Corvina veronese grapes in Allegrini vineyards in Valpolicella, copyright BKWine Photography

If it was the legend or the good location, the sun exposure and the microclimate that made father Giovanni buy the vineyard in 1979 we do not know. But most probably the latter. However, the legend is reflected on the bottle from the 2010 vintage, made for the 30th anniversary, on which both the crow (“grola” in Veronese dialect), the hill and a beautiful young lady adorns the label, designed by artist Milo Manara.

The vineyard La Grola is 30 hectares big at 310 m altitude, facing southeast. The soil is mainly clay and chalk. The wine is made from 80% corvina, 10% syrah and 10% oseleta. Yields are around 56 hl / ha. The wine is stored in barrels for 16 months of which 20% are new oak barriques. The wine is an IGT (Indicazione Geografica Tipica) Veneto.

Some 212,000 bottles are produced annually.

At the top of the La Grola hill is a plot a mere 2.65 ha big, the vineyard called La Poja. Here we have a completely different set of conditions with chalky clay soils, and even more sun exposure. Corvina veronese used to a 100%. Yields are 42 hl / ha and the wine is aged 20 months in new French oak barrels. Only about 14,000 bottles are produced annually. The wine is a Corvina Veronese IGT.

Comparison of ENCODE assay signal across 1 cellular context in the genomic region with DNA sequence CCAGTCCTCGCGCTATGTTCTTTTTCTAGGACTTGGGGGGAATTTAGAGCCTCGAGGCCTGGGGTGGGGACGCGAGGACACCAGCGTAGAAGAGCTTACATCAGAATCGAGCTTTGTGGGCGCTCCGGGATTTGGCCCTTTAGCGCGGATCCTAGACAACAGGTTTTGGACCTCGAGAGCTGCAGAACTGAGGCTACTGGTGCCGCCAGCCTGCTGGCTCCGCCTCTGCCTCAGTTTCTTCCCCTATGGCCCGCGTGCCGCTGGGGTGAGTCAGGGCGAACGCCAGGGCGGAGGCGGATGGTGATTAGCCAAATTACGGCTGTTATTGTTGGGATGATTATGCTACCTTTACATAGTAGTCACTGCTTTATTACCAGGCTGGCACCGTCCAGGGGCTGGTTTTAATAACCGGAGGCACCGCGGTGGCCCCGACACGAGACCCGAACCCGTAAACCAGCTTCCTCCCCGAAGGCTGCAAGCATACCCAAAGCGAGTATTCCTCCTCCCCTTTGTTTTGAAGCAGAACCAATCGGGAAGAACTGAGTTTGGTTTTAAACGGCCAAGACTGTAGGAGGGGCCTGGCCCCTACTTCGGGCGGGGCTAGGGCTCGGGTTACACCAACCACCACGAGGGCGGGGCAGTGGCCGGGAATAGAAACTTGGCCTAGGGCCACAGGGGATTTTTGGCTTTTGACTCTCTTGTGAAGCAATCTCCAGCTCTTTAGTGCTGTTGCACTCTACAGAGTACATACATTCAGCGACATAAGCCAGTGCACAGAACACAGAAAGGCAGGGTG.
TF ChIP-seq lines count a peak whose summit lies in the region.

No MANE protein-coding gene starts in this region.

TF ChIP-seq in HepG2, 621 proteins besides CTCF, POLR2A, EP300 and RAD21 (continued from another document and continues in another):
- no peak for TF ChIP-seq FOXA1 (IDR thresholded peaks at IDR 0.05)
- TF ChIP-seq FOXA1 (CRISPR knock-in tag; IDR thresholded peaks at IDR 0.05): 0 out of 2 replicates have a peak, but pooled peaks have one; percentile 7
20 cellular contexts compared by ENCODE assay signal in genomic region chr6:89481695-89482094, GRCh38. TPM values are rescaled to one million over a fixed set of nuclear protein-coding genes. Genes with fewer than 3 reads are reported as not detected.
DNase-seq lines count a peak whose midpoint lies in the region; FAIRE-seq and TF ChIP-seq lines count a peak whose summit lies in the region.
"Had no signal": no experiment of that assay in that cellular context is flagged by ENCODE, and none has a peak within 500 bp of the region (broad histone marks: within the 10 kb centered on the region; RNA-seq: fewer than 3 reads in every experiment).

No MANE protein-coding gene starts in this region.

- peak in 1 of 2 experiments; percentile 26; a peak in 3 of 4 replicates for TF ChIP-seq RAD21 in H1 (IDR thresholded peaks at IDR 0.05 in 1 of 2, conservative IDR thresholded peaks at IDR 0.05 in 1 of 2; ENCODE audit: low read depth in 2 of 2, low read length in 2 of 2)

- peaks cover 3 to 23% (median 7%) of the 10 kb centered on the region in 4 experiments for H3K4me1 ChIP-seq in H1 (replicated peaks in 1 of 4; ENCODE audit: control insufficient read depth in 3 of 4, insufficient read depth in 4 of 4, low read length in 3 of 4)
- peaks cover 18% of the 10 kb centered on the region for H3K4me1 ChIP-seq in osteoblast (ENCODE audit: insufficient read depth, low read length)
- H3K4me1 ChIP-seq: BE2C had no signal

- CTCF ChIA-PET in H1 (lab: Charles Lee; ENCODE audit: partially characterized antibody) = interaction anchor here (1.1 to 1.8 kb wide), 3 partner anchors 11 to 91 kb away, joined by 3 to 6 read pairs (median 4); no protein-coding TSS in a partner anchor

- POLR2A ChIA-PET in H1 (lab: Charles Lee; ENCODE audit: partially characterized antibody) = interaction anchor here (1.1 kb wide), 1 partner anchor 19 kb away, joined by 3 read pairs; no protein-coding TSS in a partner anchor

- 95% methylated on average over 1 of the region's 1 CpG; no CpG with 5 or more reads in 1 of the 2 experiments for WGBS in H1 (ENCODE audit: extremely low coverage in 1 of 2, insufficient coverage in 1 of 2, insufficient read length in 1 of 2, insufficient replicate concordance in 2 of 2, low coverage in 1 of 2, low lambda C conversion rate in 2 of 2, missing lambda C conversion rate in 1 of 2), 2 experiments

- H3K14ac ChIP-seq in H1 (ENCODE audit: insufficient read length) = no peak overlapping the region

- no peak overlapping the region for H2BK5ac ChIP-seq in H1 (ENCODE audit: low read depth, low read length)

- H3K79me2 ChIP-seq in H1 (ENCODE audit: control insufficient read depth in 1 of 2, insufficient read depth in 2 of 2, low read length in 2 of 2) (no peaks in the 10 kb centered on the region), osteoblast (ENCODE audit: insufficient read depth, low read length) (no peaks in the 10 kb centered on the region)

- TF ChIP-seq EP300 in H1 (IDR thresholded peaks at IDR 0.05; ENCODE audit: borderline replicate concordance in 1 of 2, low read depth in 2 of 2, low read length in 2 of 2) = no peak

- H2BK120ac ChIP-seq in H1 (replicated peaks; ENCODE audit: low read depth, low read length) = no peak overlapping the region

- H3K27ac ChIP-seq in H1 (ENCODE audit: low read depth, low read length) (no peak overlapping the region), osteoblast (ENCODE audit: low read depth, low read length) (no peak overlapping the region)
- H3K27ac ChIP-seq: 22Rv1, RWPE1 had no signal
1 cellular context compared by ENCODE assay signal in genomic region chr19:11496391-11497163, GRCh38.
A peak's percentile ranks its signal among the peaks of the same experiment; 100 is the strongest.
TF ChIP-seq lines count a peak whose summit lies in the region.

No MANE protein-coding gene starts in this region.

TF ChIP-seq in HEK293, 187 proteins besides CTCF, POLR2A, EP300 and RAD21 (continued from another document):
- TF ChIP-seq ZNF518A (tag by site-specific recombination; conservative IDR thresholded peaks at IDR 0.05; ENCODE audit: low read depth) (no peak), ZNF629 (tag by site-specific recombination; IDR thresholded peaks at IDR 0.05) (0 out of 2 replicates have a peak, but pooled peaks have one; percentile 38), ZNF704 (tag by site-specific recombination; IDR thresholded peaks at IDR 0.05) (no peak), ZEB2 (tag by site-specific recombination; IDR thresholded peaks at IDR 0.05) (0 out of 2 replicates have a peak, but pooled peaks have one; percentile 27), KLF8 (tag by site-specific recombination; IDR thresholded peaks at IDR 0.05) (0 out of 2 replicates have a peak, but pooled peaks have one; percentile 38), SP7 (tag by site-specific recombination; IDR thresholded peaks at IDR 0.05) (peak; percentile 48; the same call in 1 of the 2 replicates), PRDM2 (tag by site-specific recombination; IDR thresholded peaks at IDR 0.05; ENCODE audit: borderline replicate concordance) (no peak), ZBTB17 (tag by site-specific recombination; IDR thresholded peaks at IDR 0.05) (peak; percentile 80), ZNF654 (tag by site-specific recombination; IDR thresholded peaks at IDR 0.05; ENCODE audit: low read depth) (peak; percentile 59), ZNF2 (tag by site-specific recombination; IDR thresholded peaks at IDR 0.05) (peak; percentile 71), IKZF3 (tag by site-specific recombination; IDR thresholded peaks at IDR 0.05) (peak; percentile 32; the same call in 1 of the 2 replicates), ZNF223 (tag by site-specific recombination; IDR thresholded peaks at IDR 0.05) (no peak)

Oak barrels in the Allegrini wine cellar

Oak barrels in the Allegrini wine cellar, copyright BKWine Photography

Let’s taste the Allegrini wines

During the course of a very nice meal, we got the opportunity to try these wines, with matching starter, main course and dessert.

White wines

Bolgarella Bianco Vermentino 2012, Poggio al Tesore, Tuscany

Pale yellow. Young, fresh, some citrus, green notes of nettles; at the same time a bit too forward and slightly unclean nose. Medium-bodied, quite good acidity, with some tropical fruit and citrus.

Solo Sole Vermentino 2012, Poggio al Tesore, Tuscany

Light yellow. Medium nose, nice and grape-like nose with hints of tropical fruit. Quite full-bodied, fresh and grapelike taste, with good mouth-feel, citrus and balance. Clearly superior to the previous wine.

La Grola

La Grola 2010, Anniversary Wine, Valpolicella

Bluish red. Young, quite big bouquet, with notes of red berries, barrels and cherry fruit.

Young, quite full-bodied, dark fruit, cherry tones, smooth tannins and barrel character.

Tasting Allegrini's La Grola

Tasting Allegrini’s La Grola, copyright Roland Eriksson

La Grola 2009 Valpolicella